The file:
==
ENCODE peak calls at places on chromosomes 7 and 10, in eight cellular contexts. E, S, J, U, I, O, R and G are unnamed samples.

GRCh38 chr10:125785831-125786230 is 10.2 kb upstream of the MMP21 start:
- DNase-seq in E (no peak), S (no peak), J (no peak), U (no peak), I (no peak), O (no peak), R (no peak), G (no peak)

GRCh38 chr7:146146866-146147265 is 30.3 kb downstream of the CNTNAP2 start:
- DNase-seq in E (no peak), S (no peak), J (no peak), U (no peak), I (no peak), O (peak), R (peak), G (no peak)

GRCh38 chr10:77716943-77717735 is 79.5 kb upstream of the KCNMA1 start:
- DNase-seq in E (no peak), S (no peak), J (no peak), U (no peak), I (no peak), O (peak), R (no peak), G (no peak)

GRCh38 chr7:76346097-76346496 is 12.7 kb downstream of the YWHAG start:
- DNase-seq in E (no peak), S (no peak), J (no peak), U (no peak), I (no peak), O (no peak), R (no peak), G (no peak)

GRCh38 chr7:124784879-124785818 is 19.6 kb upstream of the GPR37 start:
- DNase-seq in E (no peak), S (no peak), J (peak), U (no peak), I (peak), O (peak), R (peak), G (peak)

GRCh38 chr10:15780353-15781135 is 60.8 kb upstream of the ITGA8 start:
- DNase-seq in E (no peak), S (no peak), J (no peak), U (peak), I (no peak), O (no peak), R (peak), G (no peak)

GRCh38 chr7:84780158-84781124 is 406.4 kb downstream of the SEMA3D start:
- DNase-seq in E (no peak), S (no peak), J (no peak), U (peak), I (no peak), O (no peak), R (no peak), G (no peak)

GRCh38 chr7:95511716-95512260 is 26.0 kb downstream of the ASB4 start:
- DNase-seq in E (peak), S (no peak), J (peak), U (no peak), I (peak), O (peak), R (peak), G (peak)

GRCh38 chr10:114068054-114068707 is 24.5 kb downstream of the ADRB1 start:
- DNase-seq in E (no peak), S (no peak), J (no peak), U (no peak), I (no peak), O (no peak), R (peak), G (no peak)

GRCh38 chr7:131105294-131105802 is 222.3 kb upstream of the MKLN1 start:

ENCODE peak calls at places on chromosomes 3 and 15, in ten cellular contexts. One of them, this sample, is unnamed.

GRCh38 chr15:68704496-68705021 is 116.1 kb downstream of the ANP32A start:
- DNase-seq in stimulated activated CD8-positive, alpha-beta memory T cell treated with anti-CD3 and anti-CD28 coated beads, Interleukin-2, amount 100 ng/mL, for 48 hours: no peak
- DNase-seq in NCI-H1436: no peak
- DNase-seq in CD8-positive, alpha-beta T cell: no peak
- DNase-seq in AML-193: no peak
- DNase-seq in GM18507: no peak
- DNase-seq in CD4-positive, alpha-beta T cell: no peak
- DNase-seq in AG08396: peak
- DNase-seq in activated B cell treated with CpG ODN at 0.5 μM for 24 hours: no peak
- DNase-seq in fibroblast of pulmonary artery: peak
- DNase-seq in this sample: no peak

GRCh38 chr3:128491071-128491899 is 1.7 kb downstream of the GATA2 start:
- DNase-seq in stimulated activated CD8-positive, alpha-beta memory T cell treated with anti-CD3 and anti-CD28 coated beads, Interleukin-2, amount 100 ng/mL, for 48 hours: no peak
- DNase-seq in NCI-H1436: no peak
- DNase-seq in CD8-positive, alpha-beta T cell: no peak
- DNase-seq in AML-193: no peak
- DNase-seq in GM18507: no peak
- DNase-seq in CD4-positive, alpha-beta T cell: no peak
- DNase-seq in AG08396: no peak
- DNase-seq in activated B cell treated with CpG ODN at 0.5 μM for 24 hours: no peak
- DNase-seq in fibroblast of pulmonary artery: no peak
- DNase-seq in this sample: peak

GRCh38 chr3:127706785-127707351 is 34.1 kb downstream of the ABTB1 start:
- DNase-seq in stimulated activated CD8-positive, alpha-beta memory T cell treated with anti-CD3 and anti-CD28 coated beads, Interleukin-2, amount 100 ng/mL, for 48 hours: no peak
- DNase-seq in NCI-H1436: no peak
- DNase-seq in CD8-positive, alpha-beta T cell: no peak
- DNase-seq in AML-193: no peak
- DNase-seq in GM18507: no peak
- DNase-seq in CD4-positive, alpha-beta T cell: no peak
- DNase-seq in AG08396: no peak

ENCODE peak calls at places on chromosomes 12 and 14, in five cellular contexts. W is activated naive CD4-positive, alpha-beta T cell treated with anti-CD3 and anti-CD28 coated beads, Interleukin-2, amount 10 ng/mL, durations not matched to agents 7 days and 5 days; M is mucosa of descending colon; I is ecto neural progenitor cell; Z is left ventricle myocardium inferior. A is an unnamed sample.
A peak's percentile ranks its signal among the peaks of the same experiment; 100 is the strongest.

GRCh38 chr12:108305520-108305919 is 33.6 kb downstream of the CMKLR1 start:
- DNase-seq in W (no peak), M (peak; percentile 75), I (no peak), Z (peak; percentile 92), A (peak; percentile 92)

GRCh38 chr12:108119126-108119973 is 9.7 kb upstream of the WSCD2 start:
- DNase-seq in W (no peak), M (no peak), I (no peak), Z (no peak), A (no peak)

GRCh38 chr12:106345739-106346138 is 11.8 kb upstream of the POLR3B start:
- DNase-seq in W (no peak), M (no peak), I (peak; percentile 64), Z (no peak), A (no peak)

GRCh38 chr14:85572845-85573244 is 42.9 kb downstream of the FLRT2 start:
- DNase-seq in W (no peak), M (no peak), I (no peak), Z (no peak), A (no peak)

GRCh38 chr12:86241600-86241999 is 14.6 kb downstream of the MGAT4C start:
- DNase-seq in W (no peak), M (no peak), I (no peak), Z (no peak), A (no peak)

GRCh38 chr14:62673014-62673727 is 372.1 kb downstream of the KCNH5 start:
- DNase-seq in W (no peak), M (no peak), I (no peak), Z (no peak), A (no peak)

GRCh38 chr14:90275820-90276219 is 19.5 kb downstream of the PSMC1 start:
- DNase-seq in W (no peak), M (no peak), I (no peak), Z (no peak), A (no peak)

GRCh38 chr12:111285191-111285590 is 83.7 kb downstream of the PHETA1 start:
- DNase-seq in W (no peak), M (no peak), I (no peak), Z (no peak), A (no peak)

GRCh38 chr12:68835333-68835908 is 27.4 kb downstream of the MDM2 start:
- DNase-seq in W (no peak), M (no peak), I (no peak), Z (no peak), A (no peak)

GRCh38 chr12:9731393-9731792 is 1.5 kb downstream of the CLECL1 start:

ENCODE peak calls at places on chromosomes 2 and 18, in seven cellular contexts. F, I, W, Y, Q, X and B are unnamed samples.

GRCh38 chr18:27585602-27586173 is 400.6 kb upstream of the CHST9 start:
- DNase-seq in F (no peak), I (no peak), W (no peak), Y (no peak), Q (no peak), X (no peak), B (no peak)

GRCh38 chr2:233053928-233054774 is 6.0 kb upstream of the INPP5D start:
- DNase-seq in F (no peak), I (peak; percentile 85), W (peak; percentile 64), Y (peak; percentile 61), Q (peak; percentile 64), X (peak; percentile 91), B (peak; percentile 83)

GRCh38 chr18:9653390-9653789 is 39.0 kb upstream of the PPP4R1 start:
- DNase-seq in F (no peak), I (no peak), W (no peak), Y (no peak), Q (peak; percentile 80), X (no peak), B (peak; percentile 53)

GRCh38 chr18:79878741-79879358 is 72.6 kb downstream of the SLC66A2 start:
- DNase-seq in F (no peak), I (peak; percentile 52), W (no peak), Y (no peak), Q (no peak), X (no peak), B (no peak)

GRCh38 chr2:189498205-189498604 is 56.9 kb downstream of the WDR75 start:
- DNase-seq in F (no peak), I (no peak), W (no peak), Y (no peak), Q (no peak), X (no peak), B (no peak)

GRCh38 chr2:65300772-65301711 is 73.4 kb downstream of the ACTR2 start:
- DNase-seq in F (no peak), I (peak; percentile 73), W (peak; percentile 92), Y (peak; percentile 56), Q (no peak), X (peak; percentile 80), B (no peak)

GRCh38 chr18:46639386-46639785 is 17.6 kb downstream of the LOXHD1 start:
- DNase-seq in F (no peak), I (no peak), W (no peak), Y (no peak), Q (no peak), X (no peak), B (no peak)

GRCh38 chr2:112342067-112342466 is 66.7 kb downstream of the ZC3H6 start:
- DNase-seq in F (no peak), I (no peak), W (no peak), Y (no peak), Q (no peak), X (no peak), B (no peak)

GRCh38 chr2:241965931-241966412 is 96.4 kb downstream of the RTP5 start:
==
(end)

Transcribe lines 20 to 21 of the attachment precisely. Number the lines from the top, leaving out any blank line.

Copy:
GRCh38 chr7:131105294-131105802 is 222.3 kb upstream of the MKLN1 start:

ENCODE peak calls at places on chromosomes 3 and 15, in ten cellular contexts. One of them, this sample, is unnamed.